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My blog is usually about real everyday nature, in real time, but today at the beginning of this Chinese New Year of the Dragon, I am writing instead about the significance of this mythological creature here in Wales.

The Welsh Dragon, in Welsh Y Ddraig Goch, (Red Dragon) is the indisputable and most highly prominent icon of the country. It is employed and proudly displayed in a myriad of ways and places, from  playful car bumper stickers and drinking mugs to more serious applications such as that as the symbol of  the Welsh Assembly Government, but its most significant role is as the centrepiece of  the nation’s flag.


The Welsh Dragon appears on the national flag of Wales (the flag itself is also called “Y Ddraig Goch”). During the reigns of the Tudor monarchs, the red dragon was used as a supporter in the English crown’s coat of arms (one of two supporters, along with the traditional English lion).

Mythology of the red dragon

The mythology connecting the Red Dragon to Wales begins in the Mabinogion,  a collection of eleven prose stories collated from mediaeval Welsh manuscripts. The tales draw on pre-Christian Celtic mythology, international folktale motifs, and early mediaeval historical traditions.


The fight between the Red and White Dragons

In the Mabinogion story of Lludd and Llefelys, the Red Dragon fights with an invading White Dragon. His awful pained shrieks bring about mayhem and disaster; women  miscarry, animals  perish and plants become barren. Lludd, the then king of Britain,seeks help from his wise brother Llefelys in France. Llefelys tells him to dig a pit in the centre of Britain, fill it with mead, and cover it with cloth. Lludd does this, and the dragons drink the mead and fall asleep. Lludd imprisons them, still wrapped in their cloth, in Dinas Emrys in Snowdonia (Welsh:Eryri).

Historia Brittonum
The tale is taken up by Nennius in the Historia Brittonum. The dragons remain at Dinas Emrys for centuries until King Vortigern tries to build a castle there. Every night the castle walls and foundations are demolished by unseen forces. Vortigern consults his advisers, who tell him to find a boy with no natural father, and sacrifice him. Vortigern finds such a boy (who is later, in some tellings, to become Merlin) who is supposed to be the wisest wizard to ever live. On hearing that he is to be put to death to solve the demolishing of the walls, the boy dismisses the knowledge of the advisors. The boy tells the king of the two dragons. Vortigern excavates the hill, freeing the dragons. They continue their fight and the red dragon finally defeats the white dragon. The boy tells Vortigern that the white dragon symbolises the Saxons and that the red dragon symbolises the people of Vortigern. If Vortigern is accepted to have lived in the fifth century, then these people are the British whom the Saxons failed to subdue and who became the Welsh.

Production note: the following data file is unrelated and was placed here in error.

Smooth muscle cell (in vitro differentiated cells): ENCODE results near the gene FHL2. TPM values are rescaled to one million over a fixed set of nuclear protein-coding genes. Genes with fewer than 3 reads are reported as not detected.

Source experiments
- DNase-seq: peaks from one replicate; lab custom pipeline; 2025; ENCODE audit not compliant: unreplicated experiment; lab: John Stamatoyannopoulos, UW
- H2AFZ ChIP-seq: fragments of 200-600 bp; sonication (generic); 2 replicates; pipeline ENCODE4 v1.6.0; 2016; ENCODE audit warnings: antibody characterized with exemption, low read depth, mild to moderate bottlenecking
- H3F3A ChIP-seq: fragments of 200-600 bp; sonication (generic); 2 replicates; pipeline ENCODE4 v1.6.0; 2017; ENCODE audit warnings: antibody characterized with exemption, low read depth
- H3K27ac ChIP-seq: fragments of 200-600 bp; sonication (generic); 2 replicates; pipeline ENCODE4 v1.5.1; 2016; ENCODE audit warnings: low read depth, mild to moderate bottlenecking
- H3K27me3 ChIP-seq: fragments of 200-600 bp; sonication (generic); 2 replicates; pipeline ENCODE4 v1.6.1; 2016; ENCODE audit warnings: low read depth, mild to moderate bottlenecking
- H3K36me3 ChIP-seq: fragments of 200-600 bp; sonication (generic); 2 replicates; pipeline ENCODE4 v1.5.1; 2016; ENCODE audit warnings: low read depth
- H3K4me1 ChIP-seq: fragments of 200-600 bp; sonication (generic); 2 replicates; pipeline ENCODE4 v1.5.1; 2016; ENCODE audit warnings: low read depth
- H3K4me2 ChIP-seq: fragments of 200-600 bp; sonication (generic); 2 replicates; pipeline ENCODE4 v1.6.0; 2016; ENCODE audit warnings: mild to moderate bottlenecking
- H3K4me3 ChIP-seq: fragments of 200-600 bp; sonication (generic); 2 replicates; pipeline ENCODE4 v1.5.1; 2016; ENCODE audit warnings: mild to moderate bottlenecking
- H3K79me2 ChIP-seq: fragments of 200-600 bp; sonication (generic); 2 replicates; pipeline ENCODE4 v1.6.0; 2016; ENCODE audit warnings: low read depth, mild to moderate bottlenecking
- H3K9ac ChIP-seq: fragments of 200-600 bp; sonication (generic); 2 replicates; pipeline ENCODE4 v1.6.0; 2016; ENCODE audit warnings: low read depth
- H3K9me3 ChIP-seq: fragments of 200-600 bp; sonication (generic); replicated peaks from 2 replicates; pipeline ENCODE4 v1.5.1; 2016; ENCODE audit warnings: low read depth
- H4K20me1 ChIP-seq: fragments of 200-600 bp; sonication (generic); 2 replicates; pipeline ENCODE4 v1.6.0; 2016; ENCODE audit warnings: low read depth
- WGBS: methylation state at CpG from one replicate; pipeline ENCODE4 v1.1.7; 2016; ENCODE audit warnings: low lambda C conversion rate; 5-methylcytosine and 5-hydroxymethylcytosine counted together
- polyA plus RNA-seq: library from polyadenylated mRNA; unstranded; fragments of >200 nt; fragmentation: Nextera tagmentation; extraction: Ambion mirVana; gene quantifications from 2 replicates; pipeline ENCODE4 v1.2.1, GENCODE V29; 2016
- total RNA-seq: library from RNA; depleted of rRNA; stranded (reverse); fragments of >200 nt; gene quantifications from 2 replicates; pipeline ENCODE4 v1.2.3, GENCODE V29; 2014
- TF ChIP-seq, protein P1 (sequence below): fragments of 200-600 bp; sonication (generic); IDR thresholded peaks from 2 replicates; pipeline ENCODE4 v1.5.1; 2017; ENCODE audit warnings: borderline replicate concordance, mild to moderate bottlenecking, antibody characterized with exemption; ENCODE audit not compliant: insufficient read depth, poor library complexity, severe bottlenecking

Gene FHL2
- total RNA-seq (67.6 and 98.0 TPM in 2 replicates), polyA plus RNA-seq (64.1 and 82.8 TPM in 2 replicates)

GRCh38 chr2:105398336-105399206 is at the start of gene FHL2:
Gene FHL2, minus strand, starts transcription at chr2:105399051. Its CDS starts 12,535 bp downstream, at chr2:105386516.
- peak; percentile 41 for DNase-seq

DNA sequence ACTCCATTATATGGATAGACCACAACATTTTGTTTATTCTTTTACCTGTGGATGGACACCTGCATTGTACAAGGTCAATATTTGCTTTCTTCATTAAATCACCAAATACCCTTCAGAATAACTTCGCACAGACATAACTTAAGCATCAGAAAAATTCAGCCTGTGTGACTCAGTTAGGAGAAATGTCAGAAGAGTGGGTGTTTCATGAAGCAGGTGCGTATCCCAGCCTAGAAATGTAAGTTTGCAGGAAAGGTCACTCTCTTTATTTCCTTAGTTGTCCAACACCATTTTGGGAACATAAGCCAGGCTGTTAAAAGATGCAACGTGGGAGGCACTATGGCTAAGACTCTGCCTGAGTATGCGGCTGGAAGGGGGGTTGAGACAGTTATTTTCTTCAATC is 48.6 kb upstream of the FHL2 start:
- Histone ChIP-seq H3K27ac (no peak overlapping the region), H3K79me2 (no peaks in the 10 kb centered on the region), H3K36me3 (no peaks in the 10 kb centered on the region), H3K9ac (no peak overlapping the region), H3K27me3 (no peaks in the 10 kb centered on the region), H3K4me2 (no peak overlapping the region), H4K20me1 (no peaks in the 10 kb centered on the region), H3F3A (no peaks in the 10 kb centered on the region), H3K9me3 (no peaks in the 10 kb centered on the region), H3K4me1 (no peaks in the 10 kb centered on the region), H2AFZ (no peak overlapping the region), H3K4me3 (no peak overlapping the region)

The same story is repeated in Geoffrey of Monmouth’s History of the Kings of Britain, where the red dragon is also a prophecy of the coming of King Arthur. It is notable that Arthur’s father was Uther Pendragon (“chief dragon”, erroneously translated by Geoffrey as “dragon’s head”).

The dragon has always been a symbol of a people, not an individual. 

In 1400 Owain Glyndwr raised the dragon during his revolt against Henry IV, echoing its role in Welsh mythology as a symbol of struggle and resistance. However, this didn’t confer exclusivity to Wales: the dragon reappeared alongside Henry V at the battle of Agincourt (1415).

The dragon began to roar even louder after the Wars of the Roses in the 15th century. The House of Tudor was the Welsh dynasty who defeated the House of York at the Battle of Bosworth in 1485.

The Tudors’ livery was white and green. As he marched his troops through Wales to Bosworth, Henry Tudor – shortly to be Henry VII – flew the red dragon of Cadwallader, from whom he claimed ancestry, on the white and green Tudor colours. After the battle the flag was carried in state to St. Paul’s Cathedral to be blessed.

It was the beginning of the flag as we know it today.

Welsh flags on a tower of Conwy castle


A dragon is displayed on the logo of the Welsh government

The dragon is featured on the welsh royal mail 1st class postage stamp

In the town of Newcastle Emlyn, a Heart of the Dragon Festival  is held every two years (the next one is in 2013).  Local legends say that the last dragon was slain there during a village festival.  The Heart of the Dragon Festival aims to resurrect the “spirit of the dragon,” in the form of a baby dragon egg, which ultimately “hatches,” to reveal a miniature dragon.  www.heartofthedragonwales.org

Dragon fire sculpture

The Mametz Wood Memorial


38th Division

The 38th (Welsh) Division was recruited from battalions of the Welsh Regiment, South Wales Borderers and Royal Welsh Fusiliers in 1914. Lloyd George had a heavy hand in the raising of the formation; one of his sons being an officer in the division. It crossed to France in late 1915, and came down to fight on the Somme in July 1916. The first attack on Mametz Wood was on 7th July, when the division lost heavily in ‘Death Valley’ during the advance on the ‘Hammer Head’. The next attack went in on the 10th, and by 14th July the wood was cleared – but at the cost of over 5,000 casualties in the 38th (Welsh) Division. A memorial was placed in Mametz Church in the 1920s, but this Red Dragon monument was placed here in the late 1980s on the wishes of a number of Mametz Wood veterans, former Sergeant Tom Price among them.

Not all welsh dragons take themselves seriously. My friends and I discovered this cleverly crafted one in a tree next to a path along the Nevern Estuary, Newport, Pembrokeshire